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At one point or another in your life, chances are that you might have experienced the frustration of having to advance your clock by one hour during March, subsequently losing an hour of sleep. It is something that we learned to cope with even as children. But let’s just take a moment here and ask: what is Daylight Saving Time (DST)?
Most people would think it’s a traditional agricultural practice, to aid farmers in more successful harvests. Actually, farmers don’t have anything to do with DST and they don’t benefit from it whatsoever. The truth, is indeed quite far from what you’d expect.
Although modern DST was first proposed by the New Zealand entomologist George Hudson in 1895, it was introduced by the Germans during the years of the First World War, as a way to conserve coal during wartime. The Entende powers, and many neutral countries soon followed suit. Russia and a few other countries waited until the next year and the United States adopted it in 1918.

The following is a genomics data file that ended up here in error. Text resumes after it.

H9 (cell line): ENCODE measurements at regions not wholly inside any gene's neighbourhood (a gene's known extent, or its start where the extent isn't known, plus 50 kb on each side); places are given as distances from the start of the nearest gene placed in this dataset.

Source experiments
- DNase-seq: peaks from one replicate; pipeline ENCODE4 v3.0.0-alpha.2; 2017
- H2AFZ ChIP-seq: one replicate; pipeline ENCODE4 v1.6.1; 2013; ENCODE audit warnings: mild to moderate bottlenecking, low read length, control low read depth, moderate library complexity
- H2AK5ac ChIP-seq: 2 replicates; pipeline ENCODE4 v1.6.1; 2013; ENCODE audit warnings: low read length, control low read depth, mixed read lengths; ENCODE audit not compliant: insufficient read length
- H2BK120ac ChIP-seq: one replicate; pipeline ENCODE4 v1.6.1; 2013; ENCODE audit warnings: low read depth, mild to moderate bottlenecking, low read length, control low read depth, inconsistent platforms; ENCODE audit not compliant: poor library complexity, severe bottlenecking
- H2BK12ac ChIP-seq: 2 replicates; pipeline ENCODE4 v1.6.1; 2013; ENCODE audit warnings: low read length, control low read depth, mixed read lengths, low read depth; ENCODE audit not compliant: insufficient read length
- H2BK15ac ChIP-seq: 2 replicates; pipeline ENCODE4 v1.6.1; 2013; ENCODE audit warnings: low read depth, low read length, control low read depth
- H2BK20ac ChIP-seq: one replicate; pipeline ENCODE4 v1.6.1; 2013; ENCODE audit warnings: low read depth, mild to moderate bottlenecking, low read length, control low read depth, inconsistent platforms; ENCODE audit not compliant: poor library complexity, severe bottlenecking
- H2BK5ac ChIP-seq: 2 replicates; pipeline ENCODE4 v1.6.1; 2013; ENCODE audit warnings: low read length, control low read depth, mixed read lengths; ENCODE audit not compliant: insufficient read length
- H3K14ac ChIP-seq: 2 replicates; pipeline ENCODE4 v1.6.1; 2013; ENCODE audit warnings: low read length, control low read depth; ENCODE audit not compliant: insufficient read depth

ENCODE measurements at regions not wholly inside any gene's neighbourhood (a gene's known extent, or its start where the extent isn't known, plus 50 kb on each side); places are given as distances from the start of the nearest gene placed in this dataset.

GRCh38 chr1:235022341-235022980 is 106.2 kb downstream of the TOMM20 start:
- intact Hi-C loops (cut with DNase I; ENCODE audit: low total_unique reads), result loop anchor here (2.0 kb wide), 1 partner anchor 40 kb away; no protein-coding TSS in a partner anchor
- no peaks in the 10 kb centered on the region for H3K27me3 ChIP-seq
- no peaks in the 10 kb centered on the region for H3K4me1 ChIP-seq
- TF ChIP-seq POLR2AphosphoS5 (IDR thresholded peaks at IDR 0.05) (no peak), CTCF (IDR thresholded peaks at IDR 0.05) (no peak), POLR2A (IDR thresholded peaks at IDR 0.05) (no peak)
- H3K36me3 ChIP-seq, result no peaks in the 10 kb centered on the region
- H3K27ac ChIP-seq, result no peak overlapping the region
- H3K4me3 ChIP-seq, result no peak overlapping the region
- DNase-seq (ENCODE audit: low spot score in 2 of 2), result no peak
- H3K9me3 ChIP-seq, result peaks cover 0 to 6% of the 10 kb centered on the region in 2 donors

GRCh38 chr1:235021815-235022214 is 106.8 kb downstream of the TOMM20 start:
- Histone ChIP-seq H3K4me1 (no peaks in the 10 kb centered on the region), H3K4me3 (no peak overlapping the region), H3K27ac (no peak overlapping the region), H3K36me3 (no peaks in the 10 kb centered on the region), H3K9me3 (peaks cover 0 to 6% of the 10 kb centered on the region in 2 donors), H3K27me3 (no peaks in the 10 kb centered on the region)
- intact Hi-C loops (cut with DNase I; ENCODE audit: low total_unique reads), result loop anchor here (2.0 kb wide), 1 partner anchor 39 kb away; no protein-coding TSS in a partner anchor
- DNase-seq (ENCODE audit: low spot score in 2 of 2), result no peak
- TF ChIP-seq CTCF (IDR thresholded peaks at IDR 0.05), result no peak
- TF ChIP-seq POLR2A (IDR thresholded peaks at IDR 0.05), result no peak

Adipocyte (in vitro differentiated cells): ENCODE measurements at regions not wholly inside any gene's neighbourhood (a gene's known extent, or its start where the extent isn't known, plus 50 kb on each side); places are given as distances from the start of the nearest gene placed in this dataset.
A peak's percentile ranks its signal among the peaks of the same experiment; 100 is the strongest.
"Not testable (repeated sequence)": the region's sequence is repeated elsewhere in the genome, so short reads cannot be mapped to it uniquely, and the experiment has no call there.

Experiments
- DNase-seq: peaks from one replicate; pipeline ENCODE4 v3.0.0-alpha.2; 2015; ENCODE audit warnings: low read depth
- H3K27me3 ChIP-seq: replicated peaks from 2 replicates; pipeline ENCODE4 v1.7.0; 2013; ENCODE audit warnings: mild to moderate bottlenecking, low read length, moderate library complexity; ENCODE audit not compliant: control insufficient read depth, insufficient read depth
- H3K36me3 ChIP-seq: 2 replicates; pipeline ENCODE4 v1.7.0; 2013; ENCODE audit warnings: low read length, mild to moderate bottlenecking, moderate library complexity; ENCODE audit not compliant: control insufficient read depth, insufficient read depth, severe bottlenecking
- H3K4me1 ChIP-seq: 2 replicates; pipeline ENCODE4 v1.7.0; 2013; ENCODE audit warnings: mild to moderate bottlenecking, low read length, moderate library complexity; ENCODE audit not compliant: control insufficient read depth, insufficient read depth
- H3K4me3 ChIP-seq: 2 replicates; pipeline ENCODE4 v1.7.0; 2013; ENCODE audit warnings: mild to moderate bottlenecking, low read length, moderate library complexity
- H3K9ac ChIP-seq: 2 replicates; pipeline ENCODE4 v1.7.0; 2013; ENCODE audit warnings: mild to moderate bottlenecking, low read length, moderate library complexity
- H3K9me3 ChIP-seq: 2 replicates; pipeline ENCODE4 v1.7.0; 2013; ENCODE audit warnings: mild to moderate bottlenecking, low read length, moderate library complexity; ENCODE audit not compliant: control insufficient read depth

Most of the United States begins Daylight Saving Time at 2:00 a.m. on the second Sunday in March and reverts to standard time on the first Sunday in November. In the U.S., each time zone switches at a different time. In the European Union, Summer Time begins and ends at 1:00 a.m. Universal Time (Greenwich Mean Time). It begins the last Sunday in March and ends the last Sunday in October. In the EU, all time zones change at the same moment.
Nowadays, DST is active in more than 70 countries worldwide and affects over 1 billion people annually. Today, the functionality of DST is a subject under debate, as technology energy consumption has increased in complexity in the last 40 years, rendering it obsolete.